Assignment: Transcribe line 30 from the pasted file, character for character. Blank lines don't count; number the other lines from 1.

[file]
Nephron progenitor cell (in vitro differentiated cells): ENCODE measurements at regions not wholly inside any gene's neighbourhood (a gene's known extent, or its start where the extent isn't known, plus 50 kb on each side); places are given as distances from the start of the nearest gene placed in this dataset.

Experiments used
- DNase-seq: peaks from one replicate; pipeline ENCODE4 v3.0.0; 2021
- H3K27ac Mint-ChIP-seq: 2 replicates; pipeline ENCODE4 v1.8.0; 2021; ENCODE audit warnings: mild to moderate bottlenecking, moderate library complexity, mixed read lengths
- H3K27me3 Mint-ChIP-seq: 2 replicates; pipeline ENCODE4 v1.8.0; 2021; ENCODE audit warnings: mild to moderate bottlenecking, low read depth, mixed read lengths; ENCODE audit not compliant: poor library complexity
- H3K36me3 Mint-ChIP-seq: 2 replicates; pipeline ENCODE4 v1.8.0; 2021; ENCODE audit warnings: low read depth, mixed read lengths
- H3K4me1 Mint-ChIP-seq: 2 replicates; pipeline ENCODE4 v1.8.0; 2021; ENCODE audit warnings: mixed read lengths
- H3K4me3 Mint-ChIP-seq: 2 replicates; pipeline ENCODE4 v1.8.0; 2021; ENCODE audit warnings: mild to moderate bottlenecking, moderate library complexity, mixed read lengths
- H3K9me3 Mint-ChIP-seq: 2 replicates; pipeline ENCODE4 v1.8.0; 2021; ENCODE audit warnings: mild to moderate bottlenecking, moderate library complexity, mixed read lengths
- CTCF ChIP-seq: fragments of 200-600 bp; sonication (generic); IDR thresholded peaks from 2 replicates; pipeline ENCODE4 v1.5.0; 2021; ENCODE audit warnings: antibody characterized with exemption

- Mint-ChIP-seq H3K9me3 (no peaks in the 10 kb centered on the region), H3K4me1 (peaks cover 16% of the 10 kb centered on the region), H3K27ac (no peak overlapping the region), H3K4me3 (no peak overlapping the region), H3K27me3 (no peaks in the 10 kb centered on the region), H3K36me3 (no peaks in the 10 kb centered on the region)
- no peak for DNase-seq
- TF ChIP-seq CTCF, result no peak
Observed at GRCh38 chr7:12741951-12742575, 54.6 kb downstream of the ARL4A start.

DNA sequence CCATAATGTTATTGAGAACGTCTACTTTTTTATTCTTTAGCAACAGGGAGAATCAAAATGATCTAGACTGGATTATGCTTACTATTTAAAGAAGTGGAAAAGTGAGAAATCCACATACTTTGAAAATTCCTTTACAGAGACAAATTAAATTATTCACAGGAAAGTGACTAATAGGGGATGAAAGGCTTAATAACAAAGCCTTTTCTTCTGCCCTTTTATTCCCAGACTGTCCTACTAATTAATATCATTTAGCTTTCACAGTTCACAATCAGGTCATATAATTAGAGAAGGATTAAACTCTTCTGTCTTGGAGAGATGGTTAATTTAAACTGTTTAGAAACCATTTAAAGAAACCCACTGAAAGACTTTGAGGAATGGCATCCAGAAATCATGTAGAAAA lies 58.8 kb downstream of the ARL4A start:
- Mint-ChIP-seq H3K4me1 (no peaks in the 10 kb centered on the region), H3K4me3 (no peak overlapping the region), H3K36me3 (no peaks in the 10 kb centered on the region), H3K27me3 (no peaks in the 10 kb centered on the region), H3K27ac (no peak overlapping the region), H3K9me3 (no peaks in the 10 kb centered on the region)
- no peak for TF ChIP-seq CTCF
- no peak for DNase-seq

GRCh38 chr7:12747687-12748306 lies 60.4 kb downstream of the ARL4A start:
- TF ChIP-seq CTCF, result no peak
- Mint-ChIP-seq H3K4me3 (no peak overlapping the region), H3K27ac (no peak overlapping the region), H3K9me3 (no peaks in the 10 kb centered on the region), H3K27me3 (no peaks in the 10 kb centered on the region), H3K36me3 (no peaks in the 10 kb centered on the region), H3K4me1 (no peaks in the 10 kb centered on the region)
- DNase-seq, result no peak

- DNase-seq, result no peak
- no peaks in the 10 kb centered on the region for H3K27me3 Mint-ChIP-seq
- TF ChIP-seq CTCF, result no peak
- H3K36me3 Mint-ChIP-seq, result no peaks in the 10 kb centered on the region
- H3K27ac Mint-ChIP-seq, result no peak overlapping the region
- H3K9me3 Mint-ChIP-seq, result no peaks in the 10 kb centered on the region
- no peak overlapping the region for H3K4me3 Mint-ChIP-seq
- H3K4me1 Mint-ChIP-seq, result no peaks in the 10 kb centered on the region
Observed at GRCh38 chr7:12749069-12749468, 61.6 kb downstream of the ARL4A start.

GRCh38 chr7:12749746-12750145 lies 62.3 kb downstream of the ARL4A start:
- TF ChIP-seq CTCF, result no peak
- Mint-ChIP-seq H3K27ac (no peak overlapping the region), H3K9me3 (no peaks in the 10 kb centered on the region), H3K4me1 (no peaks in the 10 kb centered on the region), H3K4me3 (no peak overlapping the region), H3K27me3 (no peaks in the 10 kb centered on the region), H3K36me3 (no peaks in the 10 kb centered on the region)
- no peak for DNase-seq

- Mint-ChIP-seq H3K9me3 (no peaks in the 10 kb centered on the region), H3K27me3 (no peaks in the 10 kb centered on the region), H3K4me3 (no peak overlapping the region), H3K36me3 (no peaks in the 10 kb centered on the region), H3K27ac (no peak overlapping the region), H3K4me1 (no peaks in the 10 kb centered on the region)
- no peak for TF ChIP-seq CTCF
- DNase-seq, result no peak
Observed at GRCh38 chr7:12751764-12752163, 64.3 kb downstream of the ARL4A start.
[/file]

- H3K4me1 Mint-ChIP-seq, result no peaks in the 10 kb centered on the region